The face of an Immigrant

immigrant /imigr(e)nt/noun
  1. 1.
    a person who comes to live permanently in a foreign country.
    “they found it difficult to expel illegal immigrants”
    synonyms: newcomer, settler, incomer, new arrival, migrant, emigrant; More

I was thinking the other day- I was the first born child to Portuguese immigrants and I am now an immigrant myself.  This led me to think about how I felt growing up a child of immigrants. I vividly remember sneaking out one afternoon and peeling the bumper sticker my parents had on their 1973 Buick Skylark- it embarrassed me. It said “Proud to be a Greenhorn” I can still feel the heat rise up my face when I saw it on the car.  Why would my parents want to announce to the world that they were immigrants! Wasn’t it better to be American!?!?  Don’t be different!  ASSIMILATE!
me wedding day
Why were they ALWAYS waving their Portuguese flag.
Quiet down! Assimilate! Don’t act Portugues!
Shh! I’ll do all the talking, you’ve got an accent!
I don’t like Portuguese food! Can we have meatloaf for dinner? Or Pot Roast? Or… 
Being a child of immigrants and a teenager is not a very nice combination. I’m sure I was a joy to live with.  I think back and I wonder how many times I hurt my parent’s feelings with my inconsiderate comments. Did they know I was ashamed to be Portuguese? Did they understand that I had this constant feeling burning inside me that I did not fit in? That I did not belong? That this is not my home? That it took me years and years before I felt comfortable with who I am. That it took having my own daughter. That it took spending an entire summer in the Azores surrounded by people who are me. Surrounded by people who I am. It’s a weird feeling- at least it was for me, to feel like you’re home in a place you’d only visited once before age 5.  But that’s how I felt that summer in my parent’s village- this is where I am from and I could FEEL it settle into my bones.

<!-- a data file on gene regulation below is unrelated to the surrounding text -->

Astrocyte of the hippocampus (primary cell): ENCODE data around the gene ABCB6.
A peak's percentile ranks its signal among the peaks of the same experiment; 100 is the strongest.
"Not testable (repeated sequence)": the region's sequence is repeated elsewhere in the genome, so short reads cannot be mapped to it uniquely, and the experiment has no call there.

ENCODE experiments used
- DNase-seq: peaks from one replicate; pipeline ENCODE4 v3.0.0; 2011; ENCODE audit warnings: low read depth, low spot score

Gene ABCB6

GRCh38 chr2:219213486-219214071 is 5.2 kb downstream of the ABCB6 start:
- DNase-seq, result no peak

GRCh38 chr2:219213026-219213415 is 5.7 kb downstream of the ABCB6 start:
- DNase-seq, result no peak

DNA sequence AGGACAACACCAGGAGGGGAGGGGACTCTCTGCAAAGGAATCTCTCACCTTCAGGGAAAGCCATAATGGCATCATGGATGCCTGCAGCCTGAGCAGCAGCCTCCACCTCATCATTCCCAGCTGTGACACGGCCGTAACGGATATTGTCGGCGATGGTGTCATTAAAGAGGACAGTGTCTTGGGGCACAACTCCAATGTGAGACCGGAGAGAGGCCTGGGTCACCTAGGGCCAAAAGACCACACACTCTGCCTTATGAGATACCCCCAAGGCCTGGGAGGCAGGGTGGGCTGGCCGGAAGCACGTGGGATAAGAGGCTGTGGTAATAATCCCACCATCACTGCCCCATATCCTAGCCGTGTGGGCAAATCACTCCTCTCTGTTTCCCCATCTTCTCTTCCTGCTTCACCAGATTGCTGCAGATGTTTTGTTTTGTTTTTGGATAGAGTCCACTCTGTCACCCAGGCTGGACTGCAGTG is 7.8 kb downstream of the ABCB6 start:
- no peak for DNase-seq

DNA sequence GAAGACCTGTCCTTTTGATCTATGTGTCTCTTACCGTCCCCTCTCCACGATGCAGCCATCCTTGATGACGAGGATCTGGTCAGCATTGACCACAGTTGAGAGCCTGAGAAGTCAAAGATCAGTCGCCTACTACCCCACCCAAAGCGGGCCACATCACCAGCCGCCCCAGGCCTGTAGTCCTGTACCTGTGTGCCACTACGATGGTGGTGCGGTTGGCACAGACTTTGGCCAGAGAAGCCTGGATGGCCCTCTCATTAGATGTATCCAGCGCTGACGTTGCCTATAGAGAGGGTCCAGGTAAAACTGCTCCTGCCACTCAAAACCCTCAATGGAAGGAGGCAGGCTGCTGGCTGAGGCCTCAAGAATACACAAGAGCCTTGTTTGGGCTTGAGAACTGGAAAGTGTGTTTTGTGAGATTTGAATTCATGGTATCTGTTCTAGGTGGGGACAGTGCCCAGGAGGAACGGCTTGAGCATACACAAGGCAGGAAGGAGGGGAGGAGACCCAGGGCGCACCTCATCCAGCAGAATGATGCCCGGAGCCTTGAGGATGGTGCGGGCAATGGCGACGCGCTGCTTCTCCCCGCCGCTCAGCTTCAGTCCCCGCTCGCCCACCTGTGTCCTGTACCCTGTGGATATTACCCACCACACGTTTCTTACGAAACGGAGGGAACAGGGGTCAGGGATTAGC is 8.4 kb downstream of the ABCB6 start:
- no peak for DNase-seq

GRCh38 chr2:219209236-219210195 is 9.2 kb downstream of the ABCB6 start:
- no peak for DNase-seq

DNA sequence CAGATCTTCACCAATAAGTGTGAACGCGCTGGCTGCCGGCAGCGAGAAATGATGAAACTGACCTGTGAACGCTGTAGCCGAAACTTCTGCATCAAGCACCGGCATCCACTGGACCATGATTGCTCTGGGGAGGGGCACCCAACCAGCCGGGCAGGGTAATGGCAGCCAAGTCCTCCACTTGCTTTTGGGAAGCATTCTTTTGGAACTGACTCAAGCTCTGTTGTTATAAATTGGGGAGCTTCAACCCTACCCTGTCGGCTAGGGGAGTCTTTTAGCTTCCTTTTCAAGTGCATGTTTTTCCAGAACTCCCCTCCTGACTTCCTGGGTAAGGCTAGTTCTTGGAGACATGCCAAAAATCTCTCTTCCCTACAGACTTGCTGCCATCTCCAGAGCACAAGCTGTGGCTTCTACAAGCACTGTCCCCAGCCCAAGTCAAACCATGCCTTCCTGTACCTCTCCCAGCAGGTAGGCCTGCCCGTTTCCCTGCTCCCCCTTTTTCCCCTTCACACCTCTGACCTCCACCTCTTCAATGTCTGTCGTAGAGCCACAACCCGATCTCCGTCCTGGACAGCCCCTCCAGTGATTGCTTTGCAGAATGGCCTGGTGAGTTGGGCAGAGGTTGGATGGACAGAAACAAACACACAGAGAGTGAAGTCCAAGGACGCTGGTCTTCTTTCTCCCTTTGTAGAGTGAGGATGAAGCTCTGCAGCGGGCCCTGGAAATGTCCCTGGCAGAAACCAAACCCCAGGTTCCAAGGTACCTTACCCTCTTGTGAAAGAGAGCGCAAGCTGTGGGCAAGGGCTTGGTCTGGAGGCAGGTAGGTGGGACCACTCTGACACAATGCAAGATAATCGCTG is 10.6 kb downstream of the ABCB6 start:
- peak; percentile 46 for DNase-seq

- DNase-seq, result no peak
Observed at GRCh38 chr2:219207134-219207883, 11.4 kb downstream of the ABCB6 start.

Here I am now an immigrant myself! How did the girl who so desperately wanted to belong end up here? As a stranger- again.  I often reflect on how I ended up here. If I think back to all the things that had to align to get me here- the mind boggles. In the end I think it’s that need to belong that got me here to where I belong.
So I’m raising my own child of immigrants- or rather one immigrant parent. Will Squidge feel like I did growing up? Will my difference make her feel ashamed? Will she ask me to assimilate? To say to-mah-to and not to-may-to? That it’s SHedule and not sKedule.  That I can not find aluminum foil here but I can find alluminium foil. Will these little differences make her feel like I felt? Will she too sneak out one afternoon and rip my Call me Ishmael bumper sticker off  my car?
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  1. Kelloggsville
    January 23, 2014 /

    I guess my husband must feel this way too. But all teenagers are embarrassed by their parents no matter who they are or where they come from. You could be covered in pit dust and wear cogs and still she’d be embarrassed….well yes she would, but you know what I mean!

  2. January 23, 2014 /

    It’s really interesting to hear what you’re saying about not wanting to be different as a teen. It’s interesting for me, because I felt the same way – and was born to English parents living in England. I wasn’t an immigrant but went to a school in a different part of town – my accent wasn’t pronounced enough, my house was on the wrong side of the city etc. I spent SO long trying to fit in with the other teens at my secondary school. In the end I just embraced the fact I didn’t have a really strong accent, but I remember it taking a good couple of years to feel that way. By the time I was 19 I wanted to be MORE different. Teens – you can never please them, eh?!
    Molly recently posted…Why do we put new mums on a probationary period?My Profile

  3. Becky
    January 23, 2014 /

    I think she will be more embarrassed by your curly yellow wig!!! An interesting post Lindy many teenagers find difference hard and some adore and celebrate it.

  4. January 31, 2014 /

    I think we all feel like this about our parents in a way when we are growing up. Comes with the territory, but must be more more pronounced when your parents are perhaps a little ‘more different’ than the average.
    Erica Price recently posted…The Third Week Of The YearMy Profile